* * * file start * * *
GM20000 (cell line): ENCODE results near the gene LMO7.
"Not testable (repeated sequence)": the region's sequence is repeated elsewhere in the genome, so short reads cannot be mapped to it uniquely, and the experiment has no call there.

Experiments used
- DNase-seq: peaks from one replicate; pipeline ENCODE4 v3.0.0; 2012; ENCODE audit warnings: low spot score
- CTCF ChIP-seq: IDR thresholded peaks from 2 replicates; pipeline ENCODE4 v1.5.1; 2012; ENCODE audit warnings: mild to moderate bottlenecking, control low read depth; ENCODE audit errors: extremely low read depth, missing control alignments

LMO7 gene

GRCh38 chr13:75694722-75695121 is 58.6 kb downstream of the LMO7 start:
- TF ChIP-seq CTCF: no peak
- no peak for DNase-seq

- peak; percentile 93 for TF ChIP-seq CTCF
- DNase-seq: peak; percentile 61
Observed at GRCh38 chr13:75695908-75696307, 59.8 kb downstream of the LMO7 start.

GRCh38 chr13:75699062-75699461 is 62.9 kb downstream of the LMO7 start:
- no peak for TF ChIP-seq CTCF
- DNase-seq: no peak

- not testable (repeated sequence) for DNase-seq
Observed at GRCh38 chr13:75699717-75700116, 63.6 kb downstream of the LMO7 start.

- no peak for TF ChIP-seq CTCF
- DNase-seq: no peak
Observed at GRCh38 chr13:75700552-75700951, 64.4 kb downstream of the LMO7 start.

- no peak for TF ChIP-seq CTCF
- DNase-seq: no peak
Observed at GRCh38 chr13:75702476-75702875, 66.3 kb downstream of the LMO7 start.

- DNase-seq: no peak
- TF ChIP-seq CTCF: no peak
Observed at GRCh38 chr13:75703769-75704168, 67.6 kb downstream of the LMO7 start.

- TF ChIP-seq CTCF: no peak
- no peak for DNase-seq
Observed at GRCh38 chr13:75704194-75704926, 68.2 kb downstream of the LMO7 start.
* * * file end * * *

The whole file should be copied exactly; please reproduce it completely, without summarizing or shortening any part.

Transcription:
GM20000 (cell line): ENCODE results near the gene LMO7.
"Not testable (repeated sequence)": the region's sequence is repeated elsewhere in the genome, so short reads cannot be mapped to it uniquely, and the experiment has no call there.

Experiments used
- DNase-seq: peaks from one replicate; pipeline ENCODE4 v3.0.0; 2012; ENCODE audit warnings: low spot score
- CTCF ChIP-seq: IDR thresholded peaks from 2 replicates; pipeline ENCODE4 v1.5.1; 2012; ENCODE audit warnings: mild to moderate bottlenecking, control low read depth; ENCODE audit errors: extremely low read depth, missing control alignments

LMO7 gene

GRCh38 chr13:75694722-75695121 is 58.6 kb downstream of the LMO7 start:
- TF ChIP-seq CTCF: no peak
- no peak for DNase-seq

- peak; percentile 93 for TF ChIP-seq CTCF
- DNase-seq: peak; percentile 61
Observed at GRCh38 chr13:75695908-75696307, 59.8 kb downstream of the LMO7 start.

GRCh38 chr13:75699062-75699461 is 62.9 kb downstream of the LMO7 start:
- no peak for TF ChIP-seq CTCF
- DNase-seq: no peak

- not testable (repeated sequence) for DNase-seq
Observed at GRCh38 chr13:75699717-75700116, 63.6 kb downstream of the LMO7 start.

- no peak for TF ChIP-seq CTCF
- DNase-seq: no peak
Observed at GRCh38 chr13:75700552-75700951, 64.4 kb downstream of the LMO7 start.

- no peak for TF ChIP-seq CTCF
- DNase-seq: no peak
Observed at GRCh38 chr13:75702476-75702875, 66.3 kb downstream of the LMO7 start.

- DNase-seq: no peak
- TF ChIP-seq CTCF: no peak
Observed at GRCh38 chr13:75703769-75704168, 67.6 kb downstream of the LMO7 start.

- TF ChIP-seq CTCF: no peak
- no peak for DNase-seq
Observed at GRCh38 chr13:75704194-75704926, 68.2 kb downstream of the LMO7 start.